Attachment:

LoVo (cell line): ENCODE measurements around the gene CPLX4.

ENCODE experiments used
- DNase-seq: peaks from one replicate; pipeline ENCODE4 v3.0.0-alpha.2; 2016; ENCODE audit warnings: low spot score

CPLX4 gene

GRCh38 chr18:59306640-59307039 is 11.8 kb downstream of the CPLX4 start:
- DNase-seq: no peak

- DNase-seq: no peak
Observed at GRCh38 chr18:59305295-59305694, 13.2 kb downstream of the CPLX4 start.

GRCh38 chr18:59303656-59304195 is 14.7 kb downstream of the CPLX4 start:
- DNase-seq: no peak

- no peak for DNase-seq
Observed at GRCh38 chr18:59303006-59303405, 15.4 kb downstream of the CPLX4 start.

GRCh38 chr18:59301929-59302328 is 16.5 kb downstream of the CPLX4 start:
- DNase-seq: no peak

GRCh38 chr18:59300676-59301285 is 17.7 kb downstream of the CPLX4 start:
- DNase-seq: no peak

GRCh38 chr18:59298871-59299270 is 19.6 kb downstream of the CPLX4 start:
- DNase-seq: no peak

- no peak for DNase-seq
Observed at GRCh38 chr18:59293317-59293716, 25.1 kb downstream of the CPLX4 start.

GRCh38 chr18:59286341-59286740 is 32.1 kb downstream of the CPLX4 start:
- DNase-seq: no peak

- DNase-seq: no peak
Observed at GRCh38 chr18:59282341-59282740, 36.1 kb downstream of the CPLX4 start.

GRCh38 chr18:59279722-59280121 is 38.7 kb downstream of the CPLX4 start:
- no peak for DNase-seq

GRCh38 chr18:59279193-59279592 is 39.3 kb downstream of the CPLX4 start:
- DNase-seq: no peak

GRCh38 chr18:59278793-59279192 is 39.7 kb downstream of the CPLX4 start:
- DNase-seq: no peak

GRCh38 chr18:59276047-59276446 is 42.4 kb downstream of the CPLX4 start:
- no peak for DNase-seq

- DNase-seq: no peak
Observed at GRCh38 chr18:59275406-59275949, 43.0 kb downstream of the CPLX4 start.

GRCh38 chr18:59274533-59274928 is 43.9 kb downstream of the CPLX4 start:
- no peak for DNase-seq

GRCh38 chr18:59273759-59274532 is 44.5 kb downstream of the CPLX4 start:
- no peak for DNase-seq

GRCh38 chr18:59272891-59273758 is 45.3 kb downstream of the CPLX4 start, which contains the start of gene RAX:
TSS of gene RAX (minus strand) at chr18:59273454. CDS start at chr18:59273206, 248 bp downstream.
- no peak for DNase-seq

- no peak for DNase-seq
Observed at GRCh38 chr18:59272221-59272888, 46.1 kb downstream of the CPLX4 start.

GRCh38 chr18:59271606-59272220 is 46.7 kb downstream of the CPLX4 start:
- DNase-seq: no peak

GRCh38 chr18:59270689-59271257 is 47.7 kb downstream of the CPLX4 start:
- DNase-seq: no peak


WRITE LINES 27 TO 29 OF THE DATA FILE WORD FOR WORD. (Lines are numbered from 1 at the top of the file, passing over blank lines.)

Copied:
GRCh38 chr18:59279193-59279592 is 39.3 kb downstream of the CPLX4 start:
- DNase-seq: no peak

GRCh38 chr18:59278793-59279192 is 39.7 kb downstream of the CPLX4 start: